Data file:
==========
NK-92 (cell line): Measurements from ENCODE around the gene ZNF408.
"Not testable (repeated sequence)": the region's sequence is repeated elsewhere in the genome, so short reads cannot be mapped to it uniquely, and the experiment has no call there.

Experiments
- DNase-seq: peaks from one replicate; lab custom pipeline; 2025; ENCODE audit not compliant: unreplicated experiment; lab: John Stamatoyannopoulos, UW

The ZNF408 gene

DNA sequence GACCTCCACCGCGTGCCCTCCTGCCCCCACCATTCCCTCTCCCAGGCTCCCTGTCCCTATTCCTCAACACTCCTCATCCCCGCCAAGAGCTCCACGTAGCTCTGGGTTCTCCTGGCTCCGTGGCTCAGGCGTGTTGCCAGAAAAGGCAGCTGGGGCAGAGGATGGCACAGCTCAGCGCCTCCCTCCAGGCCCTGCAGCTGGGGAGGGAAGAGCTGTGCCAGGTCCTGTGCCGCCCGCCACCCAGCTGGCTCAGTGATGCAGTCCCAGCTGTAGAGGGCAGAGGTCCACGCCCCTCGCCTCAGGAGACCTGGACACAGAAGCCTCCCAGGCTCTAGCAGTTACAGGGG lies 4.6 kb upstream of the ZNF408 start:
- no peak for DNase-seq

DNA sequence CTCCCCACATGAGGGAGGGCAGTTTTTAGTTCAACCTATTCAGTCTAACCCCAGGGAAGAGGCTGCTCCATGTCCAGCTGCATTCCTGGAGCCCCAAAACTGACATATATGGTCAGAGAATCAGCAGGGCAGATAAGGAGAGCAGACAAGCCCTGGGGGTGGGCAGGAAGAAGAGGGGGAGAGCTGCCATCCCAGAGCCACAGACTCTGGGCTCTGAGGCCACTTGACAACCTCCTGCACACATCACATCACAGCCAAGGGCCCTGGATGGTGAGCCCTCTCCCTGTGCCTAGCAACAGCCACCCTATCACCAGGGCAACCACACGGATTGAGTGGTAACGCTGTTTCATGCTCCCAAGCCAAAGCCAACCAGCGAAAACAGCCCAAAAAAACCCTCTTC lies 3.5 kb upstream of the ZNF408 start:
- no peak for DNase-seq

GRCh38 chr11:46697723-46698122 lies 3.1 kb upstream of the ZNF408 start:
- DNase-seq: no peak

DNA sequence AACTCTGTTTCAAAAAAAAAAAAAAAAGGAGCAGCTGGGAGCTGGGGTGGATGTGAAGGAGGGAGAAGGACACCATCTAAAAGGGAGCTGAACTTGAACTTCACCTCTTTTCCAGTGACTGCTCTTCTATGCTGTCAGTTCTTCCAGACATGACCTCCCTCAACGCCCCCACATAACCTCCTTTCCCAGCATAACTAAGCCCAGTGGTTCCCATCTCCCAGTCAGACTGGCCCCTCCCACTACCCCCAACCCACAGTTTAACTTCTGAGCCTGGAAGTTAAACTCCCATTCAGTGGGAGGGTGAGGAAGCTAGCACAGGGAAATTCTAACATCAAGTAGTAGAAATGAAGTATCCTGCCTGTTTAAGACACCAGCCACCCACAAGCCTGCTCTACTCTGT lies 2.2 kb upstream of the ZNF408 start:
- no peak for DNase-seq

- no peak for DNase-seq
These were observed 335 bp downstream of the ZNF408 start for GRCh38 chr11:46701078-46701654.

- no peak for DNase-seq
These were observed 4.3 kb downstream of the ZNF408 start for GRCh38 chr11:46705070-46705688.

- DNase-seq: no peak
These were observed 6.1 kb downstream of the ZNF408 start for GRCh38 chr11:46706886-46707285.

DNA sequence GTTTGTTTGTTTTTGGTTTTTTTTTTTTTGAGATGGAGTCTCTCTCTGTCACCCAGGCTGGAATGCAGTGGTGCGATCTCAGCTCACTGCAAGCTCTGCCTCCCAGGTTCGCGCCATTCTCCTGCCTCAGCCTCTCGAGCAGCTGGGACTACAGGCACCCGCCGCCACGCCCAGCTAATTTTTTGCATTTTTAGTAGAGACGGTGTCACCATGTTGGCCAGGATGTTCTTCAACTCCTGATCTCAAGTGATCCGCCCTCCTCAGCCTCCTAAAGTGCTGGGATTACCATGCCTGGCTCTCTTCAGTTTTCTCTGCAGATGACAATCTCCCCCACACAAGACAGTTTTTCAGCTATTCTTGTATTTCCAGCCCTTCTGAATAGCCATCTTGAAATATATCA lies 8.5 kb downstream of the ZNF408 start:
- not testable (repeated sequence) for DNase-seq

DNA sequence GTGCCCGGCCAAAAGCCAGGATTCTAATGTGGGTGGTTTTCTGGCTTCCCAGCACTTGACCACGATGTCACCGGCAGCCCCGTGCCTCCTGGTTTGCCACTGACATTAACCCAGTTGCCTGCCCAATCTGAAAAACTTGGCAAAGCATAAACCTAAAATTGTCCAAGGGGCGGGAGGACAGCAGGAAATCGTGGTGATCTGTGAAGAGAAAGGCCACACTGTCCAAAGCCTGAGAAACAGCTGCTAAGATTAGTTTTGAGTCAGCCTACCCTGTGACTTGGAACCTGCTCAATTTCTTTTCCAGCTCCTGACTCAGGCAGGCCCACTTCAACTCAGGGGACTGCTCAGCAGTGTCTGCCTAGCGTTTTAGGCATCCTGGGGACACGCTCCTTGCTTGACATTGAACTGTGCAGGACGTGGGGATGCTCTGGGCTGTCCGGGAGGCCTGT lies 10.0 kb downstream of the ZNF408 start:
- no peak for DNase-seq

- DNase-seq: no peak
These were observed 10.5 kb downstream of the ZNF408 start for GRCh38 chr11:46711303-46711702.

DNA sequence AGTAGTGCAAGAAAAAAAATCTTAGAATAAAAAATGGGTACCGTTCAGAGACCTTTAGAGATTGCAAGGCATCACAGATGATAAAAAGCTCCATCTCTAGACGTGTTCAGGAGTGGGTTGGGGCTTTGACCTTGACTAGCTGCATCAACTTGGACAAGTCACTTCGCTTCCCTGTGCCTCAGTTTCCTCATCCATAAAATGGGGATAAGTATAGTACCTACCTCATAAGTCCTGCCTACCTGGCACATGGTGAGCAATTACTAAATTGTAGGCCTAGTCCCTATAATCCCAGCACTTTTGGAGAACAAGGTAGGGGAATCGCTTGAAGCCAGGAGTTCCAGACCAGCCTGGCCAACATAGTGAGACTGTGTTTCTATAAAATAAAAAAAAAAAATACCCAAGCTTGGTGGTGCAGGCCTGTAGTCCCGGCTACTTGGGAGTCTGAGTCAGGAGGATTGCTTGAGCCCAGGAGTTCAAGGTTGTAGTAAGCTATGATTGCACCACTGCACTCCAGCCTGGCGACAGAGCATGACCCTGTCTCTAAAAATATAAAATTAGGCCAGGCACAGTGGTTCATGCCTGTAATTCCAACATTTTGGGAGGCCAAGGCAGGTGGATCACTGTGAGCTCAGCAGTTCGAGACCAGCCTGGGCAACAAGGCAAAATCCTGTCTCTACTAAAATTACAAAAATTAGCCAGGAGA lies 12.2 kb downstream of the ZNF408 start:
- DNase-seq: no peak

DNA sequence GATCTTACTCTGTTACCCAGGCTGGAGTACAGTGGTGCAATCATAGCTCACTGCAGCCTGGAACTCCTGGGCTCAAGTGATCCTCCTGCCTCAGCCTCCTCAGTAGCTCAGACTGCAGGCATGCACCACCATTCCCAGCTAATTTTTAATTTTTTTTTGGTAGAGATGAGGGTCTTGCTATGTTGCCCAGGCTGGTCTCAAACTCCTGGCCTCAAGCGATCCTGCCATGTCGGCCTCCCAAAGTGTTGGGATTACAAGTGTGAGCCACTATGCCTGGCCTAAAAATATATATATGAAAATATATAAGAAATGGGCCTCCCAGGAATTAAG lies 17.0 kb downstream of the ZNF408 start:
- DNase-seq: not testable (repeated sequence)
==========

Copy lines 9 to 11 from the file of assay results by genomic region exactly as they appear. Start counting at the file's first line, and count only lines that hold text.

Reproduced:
- no peak for DNase-seq

GRCh38 chr11:46697723-46698122 lies 3.1 kb upstream of the ZNF408 start:
- DNase-seq: no peak